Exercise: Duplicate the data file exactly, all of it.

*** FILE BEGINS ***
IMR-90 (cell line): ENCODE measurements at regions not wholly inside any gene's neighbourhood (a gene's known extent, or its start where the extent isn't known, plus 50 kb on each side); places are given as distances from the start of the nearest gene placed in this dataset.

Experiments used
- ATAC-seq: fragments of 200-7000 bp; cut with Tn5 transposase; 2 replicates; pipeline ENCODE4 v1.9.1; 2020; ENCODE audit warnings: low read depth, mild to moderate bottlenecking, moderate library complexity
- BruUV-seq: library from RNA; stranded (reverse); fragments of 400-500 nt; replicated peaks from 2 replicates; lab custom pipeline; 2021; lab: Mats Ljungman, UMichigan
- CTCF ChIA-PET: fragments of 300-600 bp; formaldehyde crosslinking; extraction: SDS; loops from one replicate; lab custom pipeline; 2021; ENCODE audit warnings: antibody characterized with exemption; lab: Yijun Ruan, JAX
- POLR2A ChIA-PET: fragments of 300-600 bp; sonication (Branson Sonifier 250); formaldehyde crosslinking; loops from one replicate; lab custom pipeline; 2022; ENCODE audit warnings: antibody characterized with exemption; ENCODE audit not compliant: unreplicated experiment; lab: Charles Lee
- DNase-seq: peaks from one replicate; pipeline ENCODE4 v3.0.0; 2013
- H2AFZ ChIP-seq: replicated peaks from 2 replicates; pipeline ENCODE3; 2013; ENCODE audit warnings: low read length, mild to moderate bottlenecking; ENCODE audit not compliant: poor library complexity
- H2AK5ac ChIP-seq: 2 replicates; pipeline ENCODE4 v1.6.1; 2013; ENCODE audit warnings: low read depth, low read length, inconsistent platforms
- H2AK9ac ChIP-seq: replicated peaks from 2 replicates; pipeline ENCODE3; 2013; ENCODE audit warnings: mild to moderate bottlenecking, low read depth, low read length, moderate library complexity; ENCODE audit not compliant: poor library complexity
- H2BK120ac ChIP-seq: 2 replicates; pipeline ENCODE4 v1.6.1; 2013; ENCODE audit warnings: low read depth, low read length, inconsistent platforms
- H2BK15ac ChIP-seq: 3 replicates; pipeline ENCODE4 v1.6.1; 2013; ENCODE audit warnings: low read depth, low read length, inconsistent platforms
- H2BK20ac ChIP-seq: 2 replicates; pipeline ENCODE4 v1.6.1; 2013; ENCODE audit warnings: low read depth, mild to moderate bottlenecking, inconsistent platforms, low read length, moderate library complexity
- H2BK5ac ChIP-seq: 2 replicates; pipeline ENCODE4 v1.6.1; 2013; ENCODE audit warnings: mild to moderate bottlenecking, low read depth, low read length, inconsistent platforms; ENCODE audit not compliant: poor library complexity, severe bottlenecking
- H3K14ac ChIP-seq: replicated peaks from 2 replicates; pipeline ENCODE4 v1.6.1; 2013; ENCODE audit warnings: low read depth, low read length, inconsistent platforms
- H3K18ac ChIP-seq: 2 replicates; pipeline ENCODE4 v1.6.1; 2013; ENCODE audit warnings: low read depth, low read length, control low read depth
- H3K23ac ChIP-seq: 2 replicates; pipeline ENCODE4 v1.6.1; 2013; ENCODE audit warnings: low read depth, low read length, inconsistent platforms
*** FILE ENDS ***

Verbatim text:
IMR-90 (cell line): ENCODE measurements at regions not wholly inside any gene's neighbourhood (a gene's known extent, or its start where the extent isn't known, plus 50 kb on each side); places are given as distances from the start of the nearest gene placed in this dataset.

Experiments used
- ATAC-seq: fragments of 200-7000 bp; cut with Tn5 transposase; 2 replicates; pipeline ENCODE4 v1.9.1; 2020; ENCODE audit warnings: low read depth, mild to moderate bottlenecking, moderate library complexity
- BruUV-seq: library from RNA; stranded (reverse); fragments of 400-500 nt; replicated peaks from 2 replicates; lab custom pipeline; 2021; lab: Mats Ljungman, UMichigan
- CTCF ChIA-PET: fragments of 300-600 bp; formaldehyde crosslinking; extraction: SDS; loops from one replicate; lab custom pipeline; 2021; ENCODE audit warnings: antibody characterized with exemption; lab: Yijun Ruan, JAX
- POLR2A ChIA-PET: fragments of 300-600 bp; sonication (Branson Sonifier 250); formaldehyde crosslinking; loops from one replicate; lab custom pipeline; 2022; ENCODE audit warnings: antibody characterized with exemption; ENCODE audit not compliant: unreplicated experiment; lab: Charles Lee
- DNase-seq: peaks from one replicate; pipeline ENCODE4 v3.0.0; 2013
- H2AFZ ChIP-seq: replicated peaks from 2 replicates; pipeline ENCODE3; 2013; ENCODE audit warnings: low read length, mild to moderate bottlenecking; ENCODE audit not compliant: poor library complexity
- H2AK5ac ChIP-seq: 2 replicates; pipeline ENCODE4 v1.6.1; 2013; ENCODE audit warnings: low read depth, low read length, inconsistent platforms
- H2AK9ac ChIP-seq: replicated peaks from 2 replicates; pipeline ENCODE3; 2013; ENCODE audit warnings: mild to moderate bottlenecking, low read depth, low read length, moderate library complexity; ENCODE audit not compliant: poor library complexity
- H2BK120ac ChIP-seq: 2 replicates; pipeline ENCODE4 v1.6.1; 2013; ENCODE audit warnings: low read depth, low read length, inconsistent platforms
- H2BK15ac ChIP-seq: 3 replicates; pipeline ENCODE4 v1.6.1; 2013; ENCODE audit warnings: low read depth, low read length, inconsistent platforms
- H2BK20ac ChIP-seq: 2 replicates; pipeline ENCODE4 v1.6.1; 2013; ENCODE audit warnings: low read depth, mild to moderate bottlenecking, inconsistent platforms, low read length, moderate library complexity
- H2BK5ac ChIP-seq: 2 replicates; pipeline ENCODE4 v1.6.1; 2013; ENCODE audit warnings: mild to moderate bottlenecking, low read depth, low read length, inconsistent platforms; ENCODE audit not compliant: poor library complexity, severe bottlenecking
- H3K14ac ChIP-seq: replicated peaks from 2 replicates; pipeline ENCODE4 v1.6.1; 2013; ENCODE audit warnings: low read depth, low read length, inconsistent platforms
- H3K18ac ChIP-seq: 2 replicates; pipeline ENCODE4 v1.6.1; 2013; ENCODE audit warnings: low read depth, low read length, control low read depth
- H3K23ac ChIP-seq: 2 replicates; pipeline ENCODE4 v1.6.1; 2013; ENCODE audit warnings: low read depth, low read length, inconsistent platforms